To become an S corporation, you must file Form 2553 with the IRS. The IRS instructions—which can be a bit tough to follow—require that an election is considered effective in the current tax year only if the Form 2553 is completed and filed:

  • Any time before the 16th day of the 3rd month (for calendar year tax payers, this means it needs to happen by March 15th)
  • Any time during the preceding tax year (however, an election made no later than 2 months and 15 days after the beginning of a tax year that is less than 2½ months long is treated as timely for that year).

Generally, an election made after the 15th day of the 3rd month but before the end of the tax year is effective for the next tax year (unless you can show failure to file on time was due to reasonable cause).

It’s the most common type of corporation in the U.S. – and with good reason. C corporations (c corps) offer unlimited growth potential through the sale of stocks, which means you can attract some very wealthy investors. Plus, there is no limit to the number of shareholders a c corp can have.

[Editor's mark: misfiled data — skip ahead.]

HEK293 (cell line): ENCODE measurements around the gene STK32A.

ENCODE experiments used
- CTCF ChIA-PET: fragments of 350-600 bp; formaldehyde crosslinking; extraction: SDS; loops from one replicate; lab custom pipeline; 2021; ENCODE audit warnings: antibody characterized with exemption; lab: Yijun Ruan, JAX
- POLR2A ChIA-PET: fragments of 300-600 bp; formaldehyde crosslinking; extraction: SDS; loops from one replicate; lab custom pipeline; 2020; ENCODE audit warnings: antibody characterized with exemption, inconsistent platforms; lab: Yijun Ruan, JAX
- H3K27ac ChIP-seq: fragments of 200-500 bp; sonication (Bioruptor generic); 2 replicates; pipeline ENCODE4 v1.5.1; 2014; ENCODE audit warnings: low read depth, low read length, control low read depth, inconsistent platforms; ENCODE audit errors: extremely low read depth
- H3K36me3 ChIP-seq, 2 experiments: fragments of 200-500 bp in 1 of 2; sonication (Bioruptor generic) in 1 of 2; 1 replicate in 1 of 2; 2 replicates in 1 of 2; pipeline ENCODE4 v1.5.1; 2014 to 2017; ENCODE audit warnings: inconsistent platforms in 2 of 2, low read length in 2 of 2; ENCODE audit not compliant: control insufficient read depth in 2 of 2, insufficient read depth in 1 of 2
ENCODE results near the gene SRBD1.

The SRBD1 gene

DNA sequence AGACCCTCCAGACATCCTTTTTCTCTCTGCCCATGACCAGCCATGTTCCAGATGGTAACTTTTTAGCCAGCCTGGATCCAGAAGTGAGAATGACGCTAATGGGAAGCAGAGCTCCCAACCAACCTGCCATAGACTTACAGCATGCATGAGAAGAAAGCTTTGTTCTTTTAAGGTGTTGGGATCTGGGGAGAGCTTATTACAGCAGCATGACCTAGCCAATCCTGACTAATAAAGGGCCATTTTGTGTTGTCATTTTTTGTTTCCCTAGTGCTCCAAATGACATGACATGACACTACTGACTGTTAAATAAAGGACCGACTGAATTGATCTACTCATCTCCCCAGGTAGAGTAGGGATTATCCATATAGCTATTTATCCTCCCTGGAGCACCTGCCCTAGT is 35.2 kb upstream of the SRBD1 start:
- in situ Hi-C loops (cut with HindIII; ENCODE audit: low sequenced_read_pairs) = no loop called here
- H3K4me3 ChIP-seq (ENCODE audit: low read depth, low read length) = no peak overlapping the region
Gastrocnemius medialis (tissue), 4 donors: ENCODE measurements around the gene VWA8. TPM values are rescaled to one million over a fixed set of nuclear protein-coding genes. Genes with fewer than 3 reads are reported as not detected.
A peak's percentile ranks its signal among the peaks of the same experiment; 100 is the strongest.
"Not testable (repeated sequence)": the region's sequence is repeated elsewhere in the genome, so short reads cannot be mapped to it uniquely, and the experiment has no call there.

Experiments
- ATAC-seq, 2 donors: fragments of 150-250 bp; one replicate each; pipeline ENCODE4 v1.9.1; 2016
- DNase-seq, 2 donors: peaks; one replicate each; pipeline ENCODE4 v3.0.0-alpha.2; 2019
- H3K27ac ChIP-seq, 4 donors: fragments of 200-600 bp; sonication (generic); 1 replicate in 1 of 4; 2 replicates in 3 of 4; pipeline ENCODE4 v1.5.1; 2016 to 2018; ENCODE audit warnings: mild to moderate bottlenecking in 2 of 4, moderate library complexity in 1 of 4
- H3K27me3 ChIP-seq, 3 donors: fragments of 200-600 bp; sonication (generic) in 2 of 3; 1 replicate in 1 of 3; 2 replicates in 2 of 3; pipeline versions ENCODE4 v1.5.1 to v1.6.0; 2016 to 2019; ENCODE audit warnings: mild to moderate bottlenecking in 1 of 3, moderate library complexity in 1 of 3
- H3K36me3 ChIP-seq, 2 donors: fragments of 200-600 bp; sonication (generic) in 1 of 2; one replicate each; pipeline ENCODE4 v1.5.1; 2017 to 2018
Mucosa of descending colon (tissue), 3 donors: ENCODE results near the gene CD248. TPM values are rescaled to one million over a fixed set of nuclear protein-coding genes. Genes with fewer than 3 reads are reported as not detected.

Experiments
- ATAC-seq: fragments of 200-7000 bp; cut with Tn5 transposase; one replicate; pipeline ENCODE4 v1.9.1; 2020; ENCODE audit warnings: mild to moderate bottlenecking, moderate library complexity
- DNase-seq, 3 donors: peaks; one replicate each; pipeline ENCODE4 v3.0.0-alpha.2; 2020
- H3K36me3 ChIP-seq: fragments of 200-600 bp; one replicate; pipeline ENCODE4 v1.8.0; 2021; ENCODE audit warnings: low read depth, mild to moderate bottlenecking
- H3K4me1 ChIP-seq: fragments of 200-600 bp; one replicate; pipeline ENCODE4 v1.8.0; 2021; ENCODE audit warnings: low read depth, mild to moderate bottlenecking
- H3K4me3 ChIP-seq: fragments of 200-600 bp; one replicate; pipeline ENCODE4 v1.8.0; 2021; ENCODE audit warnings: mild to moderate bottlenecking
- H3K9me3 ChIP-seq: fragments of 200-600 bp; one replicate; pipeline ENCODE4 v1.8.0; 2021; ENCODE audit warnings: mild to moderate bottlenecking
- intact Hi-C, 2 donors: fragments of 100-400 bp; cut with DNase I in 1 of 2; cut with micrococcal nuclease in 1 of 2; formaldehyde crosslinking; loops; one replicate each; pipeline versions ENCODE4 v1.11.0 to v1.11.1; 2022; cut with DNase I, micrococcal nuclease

Advantages of a C Corporation

There are many benefits of a c corp. Below are just a few that stand out.

  • Limited liability. This applies to directors, officers, shareholders, and employees.
  • Perpetual existence. Even if the owner leaves the company.
  • Enhanced credibility. Gain respect among suppliers and lenders.
  • Unlimited growth potential. The sky’s the limit thanks to the sale of stock.
  • No shareholders limit. However, once the company has $10 million in assets and 500 shareholders, it is required to register with the SEC under the Securities Exchange Act of 1934.
  • Certain tax advantages. Enjoy tax-deductible business expenses.

Disadvantages of a C Corporation

  • Double taxation. It’s inevitable as revenue is taxed at the company level and again as shareholder dividends.
  • Expensive to start. There are a lot of fees that come with filing the Articles of Incorporation. And corporations pay fees to the state in which they operate.
  • Regulations and formalities. C corps experience more government oversight than other companies due to complex tax rules and the protection provided to owners from being responsible for debts, lawsuits, and other financial obligations.
  • No deduction of corporate losses. Unlike an s corporation (s corp), shareholders can’t deduct losses on their personal tax returns.